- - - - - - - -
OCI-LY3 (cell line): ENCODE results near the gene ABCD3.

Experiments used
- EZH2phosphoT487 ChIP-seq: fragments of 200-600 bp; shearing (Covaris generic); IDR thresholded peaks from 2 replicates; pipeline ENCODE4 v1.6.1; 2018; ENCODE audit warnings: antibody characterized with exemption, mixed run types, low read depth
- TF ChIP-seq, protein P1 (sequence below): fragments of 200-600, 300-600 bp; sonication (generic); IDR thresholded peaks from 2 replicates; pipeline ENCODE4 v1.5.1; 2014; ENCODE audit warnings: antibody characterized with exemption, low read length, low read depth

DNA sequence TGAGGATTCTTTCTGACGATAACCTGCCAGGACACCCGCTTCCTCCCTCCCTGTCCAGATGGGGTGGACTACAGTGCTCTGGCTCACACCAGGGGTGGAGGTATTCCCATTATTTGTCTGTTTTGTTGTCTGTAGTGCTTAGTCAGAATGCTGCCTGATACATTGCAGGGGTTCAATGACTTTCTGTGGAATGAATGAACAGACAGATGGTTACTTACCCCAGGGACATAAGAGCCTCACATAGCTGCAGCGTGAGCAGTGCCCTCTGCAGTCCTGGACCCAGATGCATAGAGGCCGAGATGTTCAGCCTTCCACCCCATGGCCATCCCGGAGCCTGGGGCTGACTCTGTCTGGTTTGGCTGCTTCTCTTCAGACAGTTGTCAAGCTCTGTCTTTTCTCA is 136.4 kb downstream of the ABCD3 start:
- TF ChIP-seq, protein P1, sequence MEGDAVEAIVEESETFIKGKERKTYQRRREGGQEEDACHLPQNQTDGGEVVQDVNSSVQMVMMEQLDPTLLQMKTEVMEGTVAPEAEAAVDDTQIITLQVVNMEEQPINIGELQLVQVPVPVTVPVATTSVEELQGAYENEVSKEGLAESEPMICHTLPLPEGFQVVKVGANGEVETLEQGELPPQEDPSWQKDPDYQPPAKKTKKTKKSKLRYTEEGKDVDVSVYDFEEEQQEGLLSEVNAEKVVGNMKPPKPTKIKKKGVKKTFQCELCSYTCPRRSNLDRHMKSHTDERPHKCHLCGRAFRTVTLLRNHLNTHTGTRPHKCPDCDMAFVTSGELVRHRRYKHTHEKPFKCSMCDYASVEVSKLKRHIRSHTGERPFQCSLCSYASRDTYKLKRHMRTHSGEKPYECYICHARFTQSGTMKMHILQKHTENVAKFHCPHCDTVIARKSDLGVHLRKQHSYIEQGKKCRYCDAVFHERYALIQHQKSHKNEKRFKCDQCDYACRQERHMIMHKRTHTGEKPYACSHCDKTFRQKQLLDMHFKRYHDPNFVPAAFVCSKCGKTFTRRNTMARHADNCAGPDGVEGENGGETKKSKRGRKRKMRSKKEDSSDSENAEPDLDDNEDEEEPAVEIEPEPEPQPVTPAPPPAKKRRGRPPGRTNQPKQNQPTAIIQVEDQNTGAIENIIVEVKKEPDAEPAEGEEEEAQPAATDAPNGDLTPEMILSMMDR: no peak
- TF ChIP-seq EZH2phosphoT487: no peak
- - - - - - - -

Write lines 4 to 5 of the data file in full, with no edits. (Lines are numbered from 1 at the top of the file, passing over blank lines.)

- TF ChIP-seq, protein P1 (sequence below): fragments of 200-600, 300-600 bp; sonication (generic); IDR thresholded peaks from 2 replicates; pipeline ENCODE4 v1.5.1; 2014; ENCODE audit warnings: antibody characterized with exemption, low read length, low read depth

DNA sequence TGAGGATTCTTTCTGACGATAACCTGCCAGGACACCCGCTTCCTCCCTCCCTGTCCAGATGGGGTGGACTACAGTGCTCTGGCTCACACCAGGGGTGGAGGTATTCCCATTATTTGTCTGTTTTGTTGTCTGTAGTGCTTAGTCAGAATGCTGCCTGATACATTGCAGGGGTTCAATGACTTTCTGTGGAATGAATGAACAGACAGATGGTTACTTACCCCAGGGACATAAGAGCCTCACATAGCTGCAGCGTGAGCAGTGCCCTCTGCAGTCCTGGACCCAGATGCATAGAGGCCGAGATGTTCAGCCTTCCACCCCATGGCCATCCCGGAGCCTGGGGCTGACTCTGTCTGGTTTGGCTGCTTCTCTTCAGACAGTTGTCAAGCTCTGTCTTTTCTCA is 136.4 kb downstream of the ABCD3 start: